Movie Details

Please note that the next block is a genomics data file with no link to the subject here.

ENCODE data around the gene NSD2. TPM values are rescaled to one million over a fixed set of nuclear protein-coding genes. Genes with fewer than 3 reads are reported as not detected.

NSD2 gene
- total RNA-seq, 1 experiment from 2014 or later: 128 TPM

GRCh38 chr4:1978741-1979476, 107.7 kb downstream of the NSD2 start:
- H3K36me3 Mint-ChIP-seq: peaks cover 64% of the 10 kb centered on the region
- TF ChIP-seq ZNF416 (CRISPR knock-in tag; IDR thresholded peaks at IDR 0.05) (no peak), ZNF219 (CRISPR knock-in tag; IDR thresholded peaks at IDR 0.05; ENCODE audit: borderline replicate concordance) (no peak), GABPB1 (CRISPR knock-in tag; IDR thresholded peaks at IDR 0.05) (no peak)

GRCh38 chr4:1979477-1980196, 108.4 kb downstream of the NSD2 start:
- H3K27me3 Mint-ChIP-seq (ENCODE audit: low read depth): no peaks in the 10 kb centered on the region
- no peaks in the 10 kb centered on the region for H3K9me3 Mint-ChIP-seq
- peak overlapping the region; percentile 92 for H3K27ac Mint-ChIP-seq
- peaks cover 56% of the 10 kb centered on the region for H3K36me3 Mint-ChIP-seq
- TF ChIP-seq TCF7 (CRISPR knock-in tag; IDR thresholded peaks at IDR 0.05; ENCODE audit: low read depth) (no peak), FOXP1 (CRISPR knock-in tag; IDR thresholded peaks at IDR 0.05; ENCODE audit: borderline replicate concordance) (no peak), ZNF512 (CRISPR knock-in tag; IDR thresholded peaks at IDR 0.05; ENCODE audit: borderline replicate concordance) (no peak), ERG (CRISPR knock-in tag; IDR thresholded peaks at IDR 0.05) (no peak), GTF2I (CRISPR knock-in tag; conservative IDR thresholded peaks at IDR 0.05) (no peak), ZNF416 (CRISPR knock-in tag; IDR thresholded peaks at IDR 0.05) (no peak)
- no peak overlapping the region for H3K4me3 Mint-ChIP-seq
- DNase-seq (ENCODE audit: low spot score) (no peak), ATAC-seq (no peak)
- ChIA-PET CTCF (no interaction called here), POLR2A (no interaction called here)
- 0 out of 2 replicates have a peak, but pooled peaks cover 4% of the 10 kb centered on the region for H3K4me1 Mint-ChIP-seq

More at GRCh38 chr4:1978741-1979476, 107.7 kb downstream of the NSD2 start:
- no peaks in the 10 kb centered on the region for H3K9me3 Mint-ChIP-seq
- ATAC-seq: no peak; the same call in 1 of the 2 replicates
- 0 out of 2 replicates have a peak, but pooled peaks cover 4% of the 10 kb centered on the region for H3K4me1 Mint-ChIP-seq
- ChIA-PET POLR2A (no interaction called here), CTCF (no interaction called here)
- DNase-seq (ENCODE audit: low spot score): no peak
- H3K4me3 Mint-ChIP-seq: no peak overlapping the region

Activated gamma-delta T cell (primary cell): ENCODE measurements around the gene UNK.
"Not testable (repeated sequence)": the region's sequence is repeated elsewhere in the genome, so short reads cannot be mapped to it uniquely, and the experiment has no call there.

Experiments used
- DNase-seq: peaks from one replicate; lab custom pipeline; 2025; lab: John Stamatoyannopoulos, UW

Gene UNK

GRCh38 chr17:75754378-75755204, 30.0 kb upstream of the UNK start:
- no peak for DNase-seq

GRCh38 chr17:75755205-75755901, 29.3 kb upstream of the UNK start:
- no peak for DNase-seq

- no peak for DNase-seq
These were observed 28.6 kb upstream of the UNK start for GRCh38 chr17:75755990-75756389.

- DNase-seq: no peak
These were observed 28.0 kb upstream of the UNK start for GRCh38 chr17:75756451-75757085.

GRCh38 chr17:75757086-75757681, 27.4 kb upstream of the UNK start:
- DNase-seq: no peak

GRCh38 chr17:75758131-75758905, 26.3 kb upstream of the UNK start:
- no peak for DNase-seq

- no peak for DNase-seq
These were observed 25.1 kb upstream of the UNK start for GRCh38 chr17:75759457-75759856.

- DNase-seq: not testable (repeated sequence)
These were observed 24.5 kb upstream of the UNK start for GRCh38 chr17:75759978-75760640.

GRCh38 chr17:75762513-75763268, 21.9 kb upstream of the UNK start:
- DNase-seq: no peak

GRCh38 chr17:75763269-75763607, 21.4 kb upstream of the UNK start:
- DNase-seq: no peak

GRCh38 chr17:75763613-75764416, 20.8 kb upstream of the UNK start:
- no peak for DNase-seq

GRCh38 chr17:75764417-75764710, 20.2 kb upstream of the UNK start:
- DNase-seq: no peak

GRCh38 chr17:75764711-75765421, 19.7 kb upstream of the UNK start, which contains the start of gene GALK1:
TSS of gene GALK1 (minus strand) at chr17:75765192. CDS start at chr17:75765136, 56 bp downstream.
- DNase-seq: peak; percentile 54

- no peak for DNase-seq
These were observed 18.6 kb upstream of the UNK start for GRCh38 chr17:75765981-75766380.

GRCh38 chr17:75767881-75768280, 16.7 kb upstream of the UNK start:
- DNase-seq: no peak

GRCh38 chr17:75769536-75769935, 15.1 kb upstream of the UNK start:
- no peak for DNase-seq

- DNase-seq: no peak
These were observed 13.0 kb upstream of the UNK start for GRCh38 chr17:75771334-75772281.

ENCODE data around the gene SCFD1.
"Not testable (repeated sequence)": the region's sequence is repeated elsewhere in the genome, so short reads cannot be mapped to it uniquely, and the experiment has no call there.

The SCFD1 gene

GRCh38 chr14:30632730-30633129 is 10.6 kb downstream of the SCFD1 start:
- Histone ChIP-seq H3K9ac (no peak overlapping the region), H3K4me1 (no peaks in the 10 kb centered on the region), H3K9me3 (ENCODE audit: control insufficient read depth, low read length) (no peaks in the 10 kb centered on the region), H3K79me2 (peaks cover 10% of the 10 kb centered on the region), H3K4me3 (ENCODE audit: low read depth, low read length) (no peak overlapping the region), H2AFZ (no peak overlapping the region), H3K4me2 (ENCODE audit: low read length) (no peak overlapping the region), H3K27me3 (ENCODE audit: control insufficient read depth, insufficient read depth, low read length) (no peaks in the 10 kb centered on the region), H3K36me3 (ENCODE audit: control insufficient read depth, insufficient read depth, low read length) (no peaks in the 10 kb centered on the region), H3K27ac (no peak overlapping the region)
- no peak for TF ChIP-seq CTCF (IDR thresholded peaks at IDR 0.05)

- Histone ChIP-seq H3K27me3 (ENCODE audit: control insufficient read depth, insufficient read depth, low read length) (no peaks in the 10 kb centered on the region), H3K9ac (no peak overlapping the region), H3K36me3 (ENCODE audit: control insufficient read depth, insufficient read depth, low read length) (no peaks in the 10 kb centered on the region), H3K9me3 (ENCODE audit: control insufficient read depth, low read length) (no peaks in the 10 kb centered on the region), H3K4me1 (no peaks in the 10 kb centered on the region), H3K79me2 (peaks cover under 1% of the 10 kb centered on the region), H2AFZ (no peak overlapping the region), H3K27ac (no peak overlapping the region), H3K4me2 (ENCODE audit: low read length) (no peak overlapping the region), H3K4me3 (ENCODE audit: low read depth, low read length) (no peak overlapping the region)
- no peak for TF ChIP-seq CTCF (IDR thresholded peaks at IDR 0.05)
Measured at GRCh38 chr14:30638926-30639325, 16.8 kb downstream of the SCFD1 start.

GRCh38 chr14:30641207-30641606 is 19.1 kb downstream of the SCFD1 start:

A alien satellite enters close orbit around the Earth and releases a projectile that takes over the body and mind of Dr. Hubbell Eliot (John Emery), the director of Lab Central, America's top astrophysics research facility. Even as Elliot is falling victim to the invaders, Lab Central scientist Dr. Leslie Gaskell (Jeff Morrow) and his colleagues, Vera Hunter (Barbara Lawrence) and Dr. Arnie Culver (George O'Hanlon), have begun tracking the object -- not certain what it is -- and determine that it is going to hit the Earth in less than 24 hours. An attempt to destroy it with nuclear warheads fails, and the vehicle comes down off the coast of Mexico. While Eliot tries to resist the invaders' control and is hospitalized in a state of collapse, Gaskell, Vera, and Culver fly to the site of the landing, where the submerged craft emits a powerful energy pulse that spreads across the surface of the ocean and toward the beach. When it clears, there stands on the beach a huge metallic object -- a towering robot, inadvertently christened "Kronos" by Gaskell, in a relative moment of whimsy. Hundreds of feet tall and possessing immense power, Kronos proceeds to rampage across the countryside, destroying everything in its path as it seeks out and absorbs all sources of electrical and atomic energy. Back at Lab Central, Eliot temporarily breaks free of the aliens' control, long enough to tell Gaskell of the robot's purpose and mission -- Kronos is a accumulator, sent to Earth by a race whose own planet is depleted of energy, and it will continue to grow stronger unless someone can find a way of reversing the process; worse yet, if Kronos isn't destroyed, other accumulators will be sent to drain the Earth of all its energy. The robot advances relentlessly, growing in destructive power as it moves up the coast, and not even a hydrogen bomb can slow it down. Finally, as it heads toward an H-bomb depository and prepares to destroy the city of Los Angeles in its path, Gaskell devises a possible method of stopping Kronos, based on an untested, untried scientific theory. ~ Bruce Eder, Rovi